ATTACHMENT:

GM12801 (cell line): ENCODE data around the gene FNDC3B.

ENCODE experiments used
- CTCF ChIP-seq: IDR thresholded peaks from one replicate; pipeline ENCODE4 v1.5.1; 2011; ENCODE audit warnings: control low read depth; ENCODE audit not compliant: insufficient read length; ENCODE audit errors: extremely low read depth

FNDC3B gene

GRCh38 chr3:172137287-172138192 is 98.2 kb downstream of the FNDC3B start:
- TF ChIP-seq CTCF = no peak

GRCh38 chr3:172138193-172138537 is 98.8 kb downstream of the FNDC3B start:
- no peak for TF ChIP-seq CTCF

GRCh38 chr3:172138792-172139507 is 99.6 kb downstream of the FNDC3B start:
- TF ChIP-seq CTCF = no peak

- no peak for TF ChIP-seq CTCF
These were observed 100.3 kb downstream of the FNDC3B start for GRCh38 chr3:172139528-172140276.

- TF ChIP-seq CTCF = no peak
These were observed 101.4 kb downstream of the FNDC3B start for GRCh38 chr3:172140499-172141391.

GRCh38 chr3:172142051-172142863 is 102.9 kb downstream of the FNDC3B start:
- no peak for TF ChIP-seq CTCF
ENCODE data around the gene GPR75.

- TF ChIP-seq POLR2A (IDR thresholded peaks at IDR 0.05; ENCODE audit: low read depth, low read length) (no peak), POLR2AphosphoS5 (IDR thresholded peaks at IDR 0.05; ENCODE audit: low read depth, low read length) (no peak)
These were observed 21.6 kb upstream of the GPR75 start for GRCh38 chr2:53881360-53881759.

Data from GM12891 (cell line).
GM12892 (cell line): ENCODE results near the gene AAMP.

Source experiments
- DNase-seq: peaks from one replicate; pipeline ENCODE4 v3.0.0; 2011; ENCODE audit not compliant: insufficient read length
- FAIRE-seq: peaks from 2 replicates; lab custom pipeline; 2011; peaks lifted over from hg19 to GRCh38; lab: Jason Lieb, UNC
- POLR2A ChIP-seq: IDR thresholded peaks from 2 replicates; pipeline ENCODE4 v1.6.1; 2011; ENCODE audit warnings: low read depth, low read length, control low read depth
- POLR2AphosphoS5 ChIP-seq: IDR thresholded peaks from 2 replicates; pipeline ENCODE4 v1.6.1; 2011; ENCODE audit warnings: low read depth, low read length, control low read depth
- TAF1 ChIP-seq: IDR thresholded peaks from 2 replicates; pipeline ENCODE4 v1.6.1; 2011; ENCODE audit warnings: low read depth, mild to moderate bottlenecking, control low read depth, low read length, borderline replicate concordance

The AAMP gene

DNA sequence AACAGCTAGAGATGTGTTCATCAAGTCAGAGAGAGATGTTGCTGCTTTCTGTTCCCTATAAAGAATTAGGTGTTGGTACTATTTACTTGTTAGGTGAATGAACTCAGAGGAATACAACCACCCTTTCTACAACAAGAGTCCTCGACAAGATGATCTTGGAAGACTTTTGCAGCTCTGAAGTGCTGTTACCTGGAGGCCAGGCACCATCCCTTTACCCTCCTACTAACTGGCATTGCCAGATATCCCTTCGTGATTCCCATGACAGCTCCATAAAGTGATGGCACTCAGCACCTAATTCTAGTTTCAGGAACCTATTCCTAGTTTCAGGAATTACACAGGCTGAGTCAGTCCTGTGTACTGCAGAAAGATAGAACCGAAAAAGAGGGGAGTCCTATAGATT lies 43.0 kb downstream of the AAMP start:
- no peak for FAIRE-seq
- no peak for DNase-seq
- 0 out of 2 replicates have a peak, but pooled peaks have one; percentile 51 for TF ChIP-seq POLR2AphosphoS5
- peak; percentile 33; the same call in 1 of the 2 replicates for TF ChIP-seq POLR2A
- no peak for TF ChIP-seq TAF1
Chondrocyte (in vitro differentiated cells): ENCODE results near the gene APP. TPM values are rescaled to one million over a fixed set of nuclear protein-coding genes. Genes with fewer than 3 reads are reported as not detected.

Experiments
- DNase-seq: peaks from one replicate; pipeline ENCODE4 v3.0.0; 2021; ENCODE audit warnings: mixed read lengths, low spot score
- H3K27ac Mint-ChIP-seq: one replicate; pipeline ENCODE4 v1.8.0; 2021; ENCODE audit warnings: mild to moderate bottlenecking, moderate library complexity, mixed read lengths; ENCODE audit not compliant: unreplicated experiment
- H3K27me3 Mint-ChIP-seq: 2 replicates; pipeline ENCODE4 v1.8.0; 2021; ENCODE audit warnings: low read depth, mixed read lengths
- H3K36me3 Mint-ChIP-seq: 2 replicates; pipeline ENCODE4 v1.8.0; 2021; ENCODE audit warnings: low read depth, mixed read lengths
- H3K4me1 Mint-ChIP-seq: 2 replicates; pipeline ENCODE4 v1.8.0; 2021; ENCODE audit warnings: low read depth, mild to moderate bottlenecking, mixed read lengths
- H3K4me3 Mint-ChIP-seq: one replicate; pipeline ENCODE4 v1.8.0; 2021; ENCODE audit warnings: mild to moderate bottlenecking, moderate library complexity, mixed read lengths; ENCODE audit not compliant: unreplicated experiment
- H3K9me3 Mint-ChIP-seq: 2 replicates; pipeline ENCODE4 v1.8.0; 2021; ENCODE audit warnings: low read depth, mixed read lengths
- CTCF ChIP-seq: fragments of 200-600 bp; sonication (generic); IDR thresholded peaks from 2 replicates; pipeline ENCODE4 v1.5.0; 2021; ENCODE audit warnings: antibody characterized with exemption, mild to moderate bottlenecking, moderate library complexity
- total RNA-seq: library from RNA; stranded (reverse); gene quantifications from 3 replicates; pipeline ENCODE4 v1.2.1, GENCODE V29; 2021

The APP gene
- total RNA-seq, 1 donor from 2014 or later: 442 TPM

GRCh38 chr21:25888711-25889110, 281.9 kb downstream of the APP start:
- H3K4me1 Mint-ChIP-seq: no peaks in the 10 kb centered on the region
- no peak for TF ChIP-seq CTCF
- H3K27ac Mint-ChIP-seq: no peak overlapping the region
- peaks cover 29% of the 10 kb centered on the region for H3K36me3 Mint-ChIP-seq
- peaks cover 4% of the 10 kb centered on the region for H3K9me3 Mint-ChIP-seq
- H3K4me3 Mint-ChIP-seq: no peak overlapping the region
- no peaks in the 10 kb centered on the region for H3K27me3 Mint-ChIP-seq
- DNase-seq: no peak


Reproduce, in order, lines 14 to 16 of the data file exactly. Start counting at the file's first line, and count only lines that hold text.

These were observed 101.4 kb downstream of the FNDC3B start for GRCh38 chr3:172140499-172141391.

GRCh38 chr3:172142051-172142863 is 102.9 kb downstream of the FNDC3B start:
- no peak for TF ChIP-seq CTCF